He also just seems to enjoy the chance to consume food again, though I’m as confused as you are about how that actually works.
As far as I know, consciousness is the only thing that can exist on both the physical and astral planes. I think it is possible to transmute physical matter into astral material, so long as the lost mass is compensated for somehow, kind of like Hawking radiation from a black hole. Elam might be doing that, or his astral body might just be telekinetically grinding up the sandwiches into such minute crumbs that they're dissipating in the air without me noticing.
Or it could be something else altogether. I've never asked him about it. Seems rude.
Elam accepted the sandwich with an appreciative nod and sat in the chair next to mine. I unwrapped my own Rueben, tossing a piece of beef down to my cat Moxley, who was already eagerly pawing at my leg.
“So, what’s on your mind, Samantha?” Elam asked before he took his first bite.
“Well, I’ve been trying to research Artaxerxes, since the only information I have on him is from his own journals, which are very obviously biased towards glorifying him,” I began, tearing off some more beef for Moxley. “But I can’t find anything else about him, or you, or the rest of your family. The will-o-wisps ate it all. I was wondering how much you knew about him.”
“Very little. I didn’t even know his first name until you told me,” he admitted. “I do know that he was my Great Great Great Grandfather and that before she died my daughter Rosemary was the seventh generation of Crows to bear Persephone's Favour, as we called it. The reason I mention that is because the seventh generation Crow was to be significant somehow, or at least that’s what got passed down to me. Did you find anything about that in the journal you dug up with him?”
“Not exactly. That journal was obviously meant for his eyes only, so a lot of it’s pretty cryptic,” I answered. “More than once he rambles on about how he’s ensured the greatness of his bloodline, and how when the stars finally align it will be one of his descendants to usher in a ‘rapturous iconoclasm’ that will leave the mortal plane forever altered.”
“Well then, I guess we can safely rule out prophecy as being one of old Xerxes’ gifts,” Elam scoffed, hints of bitterness and sorrow seeping into his voice.
I considered dropping that line of inquiry entirely, but I still had a few nagging questions.
“One aspect of the Favour I'm a little unclear on; did all of you inherit the physical aspects as well as the spiritual ones; your white hair, silvery skin, and bright blue/green eyes?" I asked.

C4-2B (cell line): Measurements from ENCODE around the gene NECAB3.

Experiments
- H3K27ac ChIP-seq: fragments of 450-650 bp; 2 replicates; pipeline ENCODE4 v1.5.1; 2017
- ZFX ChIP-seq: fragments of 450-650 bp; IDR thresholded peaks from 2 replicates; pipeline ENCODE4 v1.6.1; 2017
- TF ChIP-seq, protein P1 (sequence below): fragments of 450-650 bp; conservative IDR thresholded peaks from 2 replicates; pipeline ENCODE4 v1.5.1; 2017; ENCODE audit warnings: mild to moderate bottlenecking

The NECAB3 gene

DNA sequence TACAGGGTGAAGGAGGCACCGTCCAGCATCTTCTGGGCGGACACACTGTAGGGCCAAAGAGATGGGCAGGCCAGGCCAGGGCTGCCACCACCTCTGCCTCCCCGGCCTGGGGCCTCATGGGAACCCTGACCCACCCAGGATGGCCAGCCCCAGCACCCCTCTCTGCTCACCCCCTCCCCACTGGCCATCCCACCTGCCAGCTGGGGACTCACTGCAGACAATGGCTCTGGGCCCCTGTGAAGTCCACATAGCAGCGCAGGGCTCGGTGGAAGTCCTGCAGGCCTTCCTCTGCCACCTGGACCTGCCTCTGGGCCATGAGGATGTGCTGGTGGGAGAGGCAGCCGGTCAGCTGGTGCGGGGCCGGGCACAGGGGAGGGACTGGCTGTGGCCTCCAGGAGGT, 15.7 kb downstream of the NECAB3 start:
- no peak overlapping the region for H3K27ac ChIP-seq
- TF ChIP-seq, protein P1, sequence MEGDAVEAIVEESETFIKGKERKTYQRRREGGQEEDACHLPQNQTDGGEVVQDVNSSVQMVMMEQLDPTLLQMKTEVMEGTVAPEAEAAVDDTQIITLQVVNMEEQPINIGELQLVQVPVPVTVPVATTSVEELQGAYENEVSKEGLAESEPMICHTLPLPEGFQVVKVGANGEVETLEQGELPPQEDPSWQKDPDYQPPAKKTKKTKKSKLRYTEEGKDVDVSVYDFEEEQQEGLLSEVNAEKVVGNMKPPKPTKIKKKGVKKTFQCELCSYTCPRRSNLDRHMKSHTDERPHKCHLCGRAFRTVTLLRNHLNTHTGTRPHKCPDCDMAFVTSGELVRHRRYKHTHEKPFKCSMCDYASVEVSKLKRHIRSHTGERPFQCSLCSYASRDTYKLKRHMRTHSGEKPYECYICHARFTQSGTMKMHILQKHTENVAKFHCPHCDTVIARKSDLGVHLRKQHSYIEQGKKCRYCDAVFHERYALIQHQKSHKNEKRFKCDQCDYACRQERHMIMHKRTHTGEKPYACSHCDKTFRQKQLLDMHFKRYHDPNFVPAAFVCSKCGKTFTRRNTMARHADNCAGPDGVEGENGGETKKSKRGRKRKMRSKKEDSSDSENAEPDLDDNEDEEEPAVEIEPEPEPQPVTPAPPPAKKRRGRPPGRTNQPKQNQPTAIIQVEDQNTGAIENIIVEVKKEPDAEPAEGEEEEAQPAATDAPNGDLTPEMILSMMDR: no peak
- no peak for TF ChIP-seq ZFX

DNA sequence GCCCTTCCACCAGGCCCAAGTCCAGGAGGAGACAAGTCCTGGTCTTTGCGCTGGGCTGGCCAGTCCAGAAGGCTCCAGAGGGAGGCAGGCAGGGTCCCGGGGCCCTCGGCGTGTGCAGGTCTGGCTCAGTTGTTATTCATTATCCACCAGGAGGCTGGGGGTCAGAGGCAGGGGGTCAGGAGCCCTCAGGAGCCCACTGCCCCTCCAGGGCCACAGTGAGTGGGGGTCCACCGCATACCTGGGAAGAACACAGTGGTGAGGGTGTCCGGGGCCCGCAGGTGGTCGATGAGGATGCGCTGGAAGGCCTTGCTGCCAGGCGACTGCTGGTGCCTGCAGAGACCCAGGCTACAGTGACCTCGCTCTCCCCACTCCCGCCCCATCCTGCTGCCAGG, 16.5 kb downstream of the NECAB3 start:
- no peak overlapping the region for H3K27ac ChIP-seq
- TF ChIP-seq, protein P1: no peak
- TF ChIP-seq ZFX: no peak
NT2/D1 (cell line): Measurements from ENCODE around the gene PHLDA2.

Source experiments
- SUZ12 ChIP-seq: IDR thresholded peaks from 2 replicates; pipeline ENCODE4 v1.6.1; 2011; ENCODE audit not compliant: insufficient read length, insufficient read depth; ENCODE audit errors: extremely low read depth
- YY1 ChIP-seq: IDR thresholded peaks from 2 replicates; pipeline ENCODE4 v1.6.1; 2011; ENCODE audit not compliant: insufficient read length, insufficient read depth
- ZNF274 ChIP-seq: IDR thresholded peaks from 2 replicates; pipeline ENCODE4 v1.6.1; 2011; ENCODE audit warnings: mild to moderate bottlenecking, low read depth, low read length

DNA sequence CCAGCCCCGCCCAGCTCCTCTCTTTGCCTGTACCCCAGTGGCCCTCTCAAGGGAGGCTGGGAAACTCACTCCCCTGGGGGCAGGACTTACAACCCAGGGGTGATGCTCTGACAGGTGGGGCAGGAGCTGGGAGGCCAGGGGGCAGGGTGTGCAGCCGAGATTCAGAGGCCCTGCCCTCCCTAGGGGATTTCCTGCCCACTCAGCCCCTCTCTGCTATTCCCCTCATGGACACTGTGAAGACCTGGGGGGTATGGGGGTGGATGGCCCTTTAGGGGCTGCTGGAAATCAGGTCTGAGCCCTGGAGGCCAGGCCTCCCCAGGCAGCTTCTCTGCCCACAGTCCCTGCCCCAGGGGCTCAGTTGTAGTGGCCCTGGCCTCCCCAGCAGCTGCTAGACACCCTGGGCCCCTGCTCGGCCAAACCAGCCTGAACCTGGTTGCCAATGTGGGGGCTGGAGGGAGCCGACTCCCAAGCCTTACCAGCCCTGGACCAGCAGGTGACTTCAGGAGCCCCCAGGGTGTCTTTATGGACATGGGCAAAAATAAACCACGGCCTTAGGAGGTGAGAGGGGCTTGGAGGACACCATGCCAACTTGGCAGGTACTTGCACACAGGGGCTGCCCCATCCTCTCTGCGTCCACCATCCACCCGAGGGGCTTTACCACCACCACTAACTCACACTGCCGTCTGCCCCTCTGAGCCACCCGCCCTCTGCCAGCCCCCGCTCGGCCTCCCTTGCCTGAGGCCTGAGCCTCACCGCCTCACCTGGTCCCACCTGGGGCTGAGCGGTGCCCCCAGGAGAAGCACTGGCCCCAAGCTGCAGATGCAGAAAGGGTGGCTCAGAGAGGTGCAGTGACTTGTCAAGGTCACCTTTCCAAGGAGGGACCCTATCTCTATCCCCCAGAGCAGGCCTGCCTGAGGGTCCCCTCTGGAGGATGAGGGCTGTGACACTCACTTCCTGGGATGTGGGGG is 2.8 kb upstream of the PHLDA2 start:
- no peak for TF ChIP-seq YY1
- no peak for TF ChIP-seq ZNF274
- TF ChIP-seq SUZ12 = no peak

“Every relative I ever met looked like this, though it’s milder when we’re younger,” Elam nodded. “Rosemary for instance had platinum hair and pale skin, so she didn’t really look too unusual. Why do you ask?”
“I just wanted to rule out the possibility that I am not some unaccounted-for descendant of Artaxerxes,” I admitted, modestly averting my gaze.
“With red hair and brown eyes; not a chance,” Elam assured me. “No Samantha, you are a monkey wrench in Xerxes' most well-laid plans, and had you discovered this place one month later then you did, I and every Crow except for Xerxes would still be in Hades right now.”
“Yeah. It’s funny to think about how different my life and your afterlife would be if we’d never met,” I mused, sneaking in a bite of my sandwich before moving onto my next question. “What do you think the odds are that there are Crows who have yet to shuffle off their mortal coil?”
"Zero," he said flatly. "Xerxes' deal with Persephone was that he and every descendant would sacrifice themselves to the wisps here on All Hallow’s Eve, by no later than their 70th year. Each of us who failed to honour that deal brought compounding waves of misfortune upon our entire family, which eventually became fatal. By the time my father’s 70th birthday rolled around it was down to just him, me, and Rosemary.
"I pleaded with him to sacrifice himself, so that Rosemary wouldn’t have to grow up without a father, or so that I wouldn’t have to bury a daughter, but he was too damn stubborn. He said he was too healthy and had too much to live for, that he didn’t trust me to manage what was left of our assets on my own, and that he was not to blame for the curses of the Elder Kin. So, his 70th Halloween came and went, and… Rosemary never saw her third Christmas.”
He paused, putting the sandwich down as he buried his face in his palms. I could feel the heartbreak of his daughter’s death welling up in him.
“Elam, you don’t need to go on if you don’t want to,” I said softly.